Wednesday, 22 August 2012

Calton Jail

This grand building was once the governors house belonging to Edinburgh's notorious Calton Jail.  Built in 1817 on windy Calton Hill. This replaced the old Tollbooth, called the 'Heart of Midlothian,' a building that had been used in several guises, including Guildhall as well as prison, over the years. Walter Scott's famous book 'The Heart of Midlothian,' describes something of that building and its place in Edinburgh society. The governors house of Calton Jail was designed by Archibald Elliot and may well have been warmer than the rest of the building, designed by Robert Adam, which became renown for being very cold, having a poor diet, and the strict discipline demanded from the inmates. 

The name Calton some reckon comes from 'Cold Town,' which is understandable in Edinburgh, but it is precedes such a phrase and most likely arises from the Gaelic "cauldh-dun," which means 'Black Hill,' as the hill comprises black basalt. Edinburgh's position allows the citizens, once crushed together in the crowded old town, to escape to the hills right on their doorstep. King James the second allowed tournaments there in the 1400's and theatrical productions soon followed. Later use of the hill included a hospital, a monastery and a small village of shoemakers, called 'Boot Hill' perhaps?  The small area of land they inhabited later becoming the famous Old Calton Cemetery.  David Hume being one of the more renown people buried therein.  Edinburgh as you will know being famous for being the 'Athens of the North,' still produces many leading men of the day.  Interestingly, I, and our good friend Mike Smith, hail from that city.  Next to the Calton jail stood the debtors prison, the Brideswell, also designed by Robert Adam. Debt today leads to much hardship, in times past it led to prison and in some cases hanging!  How banks would hate that today!  

Talking of hanging, Jessie King was the last woman to be hanged there in 1889.  She spent her time looking after unwanted children, and murdering a few of them.  Another hanged, in 1913, was Patrick Higgins.  He murdered his two sons and dumped them into a quarry. Both lie, alongside several others, underneath the West car park of St Andrews House.   

Egalitarian Edinburgh, with the famous Georgian 'New Town' buildings, possessed a powerful 'high society,' sophisticated legal structures, Calvinist ministers, and enterprising commercial businessmen yet contained many slum dwellings. This increased with Irish immigration during the 1800's which brought some 25,000 to dwell in the run down centres such as the Cowgate, mixing with those already overcrowded there. Criminal elements were found even in Scotland's capital and criminals of all types mixed with desperate people, drunks, lunatics, brought there by their desperation, poverty or sheer criminal nature.  Poor diet and bad health caused many diseases for those who survived beyond the early years often leading to criminal or abnormal behaviour.  The well-to-do who had suffered this way still managed to prove the depth to which human nature is possible by finding a place within Calton Jails walls. Wealth often increasing greed rather than ending it.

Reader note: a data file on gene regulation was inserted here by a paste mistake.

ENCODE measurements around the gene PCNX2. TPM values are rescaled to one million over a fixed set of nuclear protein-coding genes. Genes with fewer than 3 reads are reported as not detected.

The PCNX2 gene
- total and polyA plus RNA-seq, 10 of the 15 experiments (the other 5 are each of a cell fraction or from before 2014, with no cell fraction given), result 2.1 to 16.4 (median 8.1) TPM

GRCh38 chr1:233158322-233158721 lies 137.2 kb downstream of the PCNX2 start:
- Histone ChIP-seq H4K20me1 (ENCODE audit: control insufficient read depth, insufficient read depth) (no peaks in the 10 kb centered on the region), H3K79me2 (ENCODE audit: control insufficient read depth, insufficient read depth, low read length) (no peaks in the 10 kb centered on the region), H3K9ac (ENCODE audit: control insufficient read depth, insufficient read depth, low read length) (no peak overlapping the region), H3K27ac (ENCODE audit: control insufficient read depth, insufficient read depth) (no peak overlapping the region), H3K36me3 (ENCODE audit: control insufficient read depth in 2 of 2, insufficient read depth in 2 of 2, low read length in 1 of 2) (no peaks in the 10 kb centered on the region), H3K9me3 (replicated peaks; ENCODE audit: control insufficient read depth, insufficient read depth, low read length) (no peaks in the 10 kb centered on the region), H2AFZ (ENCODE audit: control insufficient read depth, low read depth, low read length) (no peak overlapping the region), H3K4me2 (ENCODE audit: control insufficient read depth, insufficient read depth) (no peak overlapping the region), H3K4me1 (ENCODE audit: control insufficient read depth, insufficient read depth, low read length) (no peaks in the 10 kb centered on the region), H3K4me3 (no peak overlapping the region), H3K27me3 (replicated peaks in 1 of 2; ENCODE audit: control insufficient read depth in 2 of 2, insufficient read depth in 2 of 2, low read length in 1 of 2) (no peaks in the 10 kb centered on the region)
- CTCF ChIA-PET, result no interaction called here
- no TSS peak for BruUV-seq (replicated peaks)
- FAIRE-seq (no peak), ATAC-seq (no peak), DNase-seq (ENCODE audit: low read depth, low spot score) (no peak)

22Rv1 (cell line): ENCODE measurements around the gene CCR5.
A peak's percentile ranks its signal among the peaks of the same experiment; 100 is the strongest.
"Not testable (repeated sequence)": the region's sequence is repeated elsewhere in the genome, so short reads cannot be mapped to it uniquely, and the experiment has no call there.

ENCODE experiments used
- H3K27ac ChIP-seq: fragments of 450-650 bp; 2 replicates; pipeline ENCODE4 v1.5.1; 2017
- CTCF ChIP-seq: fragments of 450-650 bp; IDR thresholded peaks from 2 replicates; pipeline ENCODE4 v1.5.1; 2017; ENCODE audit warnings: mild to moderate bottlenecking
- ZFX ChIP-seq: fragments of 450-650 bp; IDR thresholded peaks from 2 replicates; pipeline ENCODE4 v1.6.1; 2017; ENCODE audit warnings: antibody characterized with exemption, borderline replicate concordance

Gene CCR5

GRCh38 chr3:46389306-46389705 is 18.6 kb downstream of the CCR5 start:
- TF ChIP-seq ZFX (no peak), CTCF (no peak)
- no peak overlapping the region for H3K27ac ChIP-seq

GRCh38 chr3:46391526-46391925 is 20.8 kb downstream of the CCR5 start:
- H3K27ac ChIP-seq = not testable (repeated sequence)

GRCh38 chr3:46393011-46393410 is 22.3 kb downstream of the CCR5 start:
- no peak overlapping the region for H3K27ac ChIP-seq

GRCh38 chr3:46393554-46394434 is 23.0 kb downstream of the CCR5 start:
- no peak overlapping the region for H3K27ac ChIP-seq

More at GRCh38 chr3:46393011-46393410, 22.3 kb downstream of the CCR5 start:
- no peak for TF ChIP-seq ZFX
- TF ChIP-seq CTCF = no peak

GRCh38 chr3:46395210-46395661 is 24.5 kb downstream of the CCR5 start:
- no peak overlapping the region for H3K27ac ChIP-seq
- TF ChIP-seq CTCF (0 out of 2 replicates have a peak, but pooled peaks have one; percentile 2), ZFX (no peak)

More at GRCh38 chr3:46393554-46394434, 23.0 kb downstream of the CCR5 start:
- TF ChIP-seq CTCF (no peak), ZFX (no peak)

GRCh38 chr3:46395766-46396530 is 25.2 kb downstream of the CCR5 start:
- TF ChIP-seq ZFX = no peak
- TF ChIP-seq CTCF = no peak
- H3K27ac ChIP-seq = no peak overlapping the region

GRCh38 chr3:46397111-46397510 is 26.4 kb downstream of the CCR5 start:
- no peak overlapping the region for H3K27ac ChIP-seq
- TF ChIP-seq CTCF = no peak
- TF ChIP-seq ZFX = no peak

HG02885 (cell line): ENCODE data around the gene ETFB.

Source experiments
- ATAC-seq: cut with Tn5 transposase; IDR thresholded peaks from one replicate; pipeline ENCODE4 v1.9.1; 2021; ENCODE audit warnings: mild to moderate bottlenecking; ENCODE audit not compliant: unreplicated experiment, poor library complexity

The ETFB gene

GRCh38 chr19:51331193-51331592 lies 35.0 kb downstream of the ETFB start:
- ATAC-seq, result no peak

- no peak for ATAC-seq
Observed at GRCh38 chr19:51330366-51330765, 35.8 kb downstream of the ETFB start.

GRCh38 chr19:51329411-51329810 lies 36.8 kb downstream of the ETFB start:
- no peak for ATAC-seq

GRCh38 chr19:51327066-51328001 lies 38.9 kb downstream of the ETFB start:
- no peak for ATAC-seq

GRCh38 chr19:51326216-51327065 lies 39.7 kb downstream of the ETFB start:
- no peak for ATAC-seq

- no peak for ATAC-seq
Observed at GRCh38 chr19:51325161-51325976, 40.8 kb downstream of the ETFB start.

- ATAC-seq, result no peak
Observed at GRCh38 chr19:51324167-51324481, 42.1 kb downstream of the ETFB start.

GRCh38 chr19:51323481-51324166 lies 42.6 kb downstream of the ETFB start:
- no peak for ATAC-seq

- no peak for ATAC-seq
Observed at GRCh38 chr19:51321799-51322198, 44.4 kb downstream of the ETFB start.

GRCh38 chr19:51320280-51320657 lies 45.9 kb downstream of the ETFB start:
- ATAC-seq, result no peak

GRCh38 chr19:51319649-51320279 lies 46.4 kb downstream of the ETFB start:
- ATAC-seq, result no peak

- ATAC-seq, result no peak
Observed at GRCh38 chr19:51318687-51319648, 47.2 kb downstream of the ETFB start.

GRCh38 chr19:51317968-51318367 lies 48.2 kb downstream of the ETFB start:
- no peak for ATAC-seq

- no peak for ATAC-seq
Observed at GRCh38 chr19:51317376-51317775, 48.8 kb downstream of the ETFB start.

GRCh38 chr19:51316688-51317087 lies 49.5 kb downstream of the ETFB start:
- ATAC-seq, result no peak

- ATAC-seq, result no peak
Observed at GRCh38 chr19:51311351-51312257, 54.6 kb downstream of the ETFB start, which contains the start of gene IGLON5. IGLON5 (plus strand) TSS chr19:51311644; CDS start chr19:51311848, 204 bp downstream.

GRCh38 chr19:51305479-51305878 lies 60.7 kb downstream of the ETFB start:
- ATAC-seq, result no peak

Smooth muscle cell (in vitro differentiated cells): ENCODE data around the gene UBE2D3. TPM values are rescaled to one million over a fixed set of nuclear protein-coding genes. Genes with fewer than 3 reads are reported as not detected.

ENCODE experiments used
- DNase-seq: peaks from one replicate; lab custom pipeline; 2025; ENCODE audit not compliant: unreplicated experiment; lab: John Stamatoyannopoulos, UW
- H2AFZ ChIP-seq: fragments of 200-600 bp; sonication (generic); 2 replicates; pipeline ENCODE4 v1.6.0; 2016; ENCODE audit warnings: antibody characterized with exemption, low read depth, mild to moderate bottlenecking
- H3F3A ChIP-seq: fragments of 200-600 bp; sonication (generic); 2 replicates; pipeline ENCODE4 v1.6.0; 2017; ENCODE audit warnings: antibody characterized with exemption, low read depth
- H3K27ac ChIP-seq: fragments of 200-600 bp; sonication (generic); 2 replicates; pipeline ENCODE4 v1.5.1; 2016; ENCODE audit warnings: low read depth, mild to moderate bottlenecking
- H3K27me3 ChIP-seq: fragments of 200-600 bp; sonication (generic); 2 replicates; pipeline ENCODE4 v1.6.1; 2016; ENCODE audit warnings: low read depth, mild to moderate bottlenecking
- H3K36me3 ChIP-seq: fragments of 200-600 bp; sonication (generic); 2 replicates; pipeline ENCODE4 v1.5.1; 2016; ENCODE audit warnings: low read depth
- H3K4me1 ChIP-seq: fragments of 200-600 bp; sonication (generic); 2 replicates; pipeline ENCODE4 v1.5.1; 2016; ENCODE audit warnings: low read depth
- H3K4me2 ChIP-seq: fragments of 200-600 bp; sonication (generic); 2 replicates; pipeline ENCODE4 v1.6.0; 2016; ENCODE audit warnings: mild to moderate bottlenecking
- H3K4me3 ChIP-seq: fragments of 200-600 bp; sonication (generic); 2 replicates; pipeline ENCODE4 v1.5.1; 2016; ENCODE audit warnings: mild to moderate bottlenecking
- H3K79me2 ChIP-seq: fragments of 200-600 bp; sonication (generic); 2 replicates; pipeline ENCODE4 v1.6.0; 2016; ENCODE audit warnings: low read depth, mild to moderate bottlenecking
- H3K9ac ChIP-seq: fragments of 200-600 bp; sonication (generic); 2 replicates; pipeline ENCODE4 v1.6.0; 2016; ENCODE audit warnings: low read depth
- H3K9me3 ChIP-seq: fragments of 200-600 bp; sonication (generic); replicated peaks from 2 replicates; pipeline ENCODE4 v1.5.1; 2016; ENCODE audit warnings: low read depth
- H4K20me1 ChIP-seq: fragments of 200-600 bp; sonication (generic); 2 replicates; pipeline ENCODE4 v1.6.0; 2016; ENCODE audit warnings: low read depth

During the Great War several leading socialists in Glasgow loudly opposed the war, as they did the increases in rent women left behind were asked to pay.  This led to them being jailed, and to make it worse they were sent to an Edinburgh jail at that!  It was felt they would spread dissension more in a Glasgow prison. Willie Gallacher was one such detained there. He was one who complained of the cold, the total silence, only whispered conversations during the one hours exercise available, and the poor diet. Thick porridge and sour milk was the breakfast, soup and dry bread comprised dinner and supper was similar to breakfast.  Arthur Woodburn was also jailed with Gallcher, he later became Labour's Secretary of State for Scotland in 1947, by which time the jail had been demolished.  He used some of the stones to make a garden path for his home!  What satisfaction that must have brought!

The jail was replaced in the 1930's by Saughton prison and St Andrews House now stands in its place.  Home to Scotland's most senior civil servants.  One day soon this will be part of the Independent Scotland's government machine.  I suspect, whatever the situation, that the diet available there today does not involve porridge and sour milk! 

Incidentally the tall needle next to the house, which is now used as offices, is the Martyrs Monument. This is a Political Monument commemorating those who campaigned for political freedoms in the 18th and 19th centuries. Five men who were transported to Australia for fifteen years for their desire for equality!  The dominant force, whether just or unjust, always gets its way.  At least the sun shone there!   



Kay G. said...

This is interesting. My father-in-law spent two years in Edinburgh as a child. He was sent there during the war from London and he was there for two years. I know I should comment on what you have written here, but I kept thinking of him. He was with a very nice family and he still loves Edinburgh to this day.

Adullamite said...

Kay, Everyone loves Edinburgh, even when raining!
You must visit Scotland one day.

Mo said...

Mining was a very hard life and the miners deserved far better than the treatment under Thatcher.

Jerry E Beuterbaugh said...

Hmm, the heart of Midlothian was called Old Tollbooth... Quite fitting for Scotland--huh?

Adullamite said...

Jerry, Careful now.....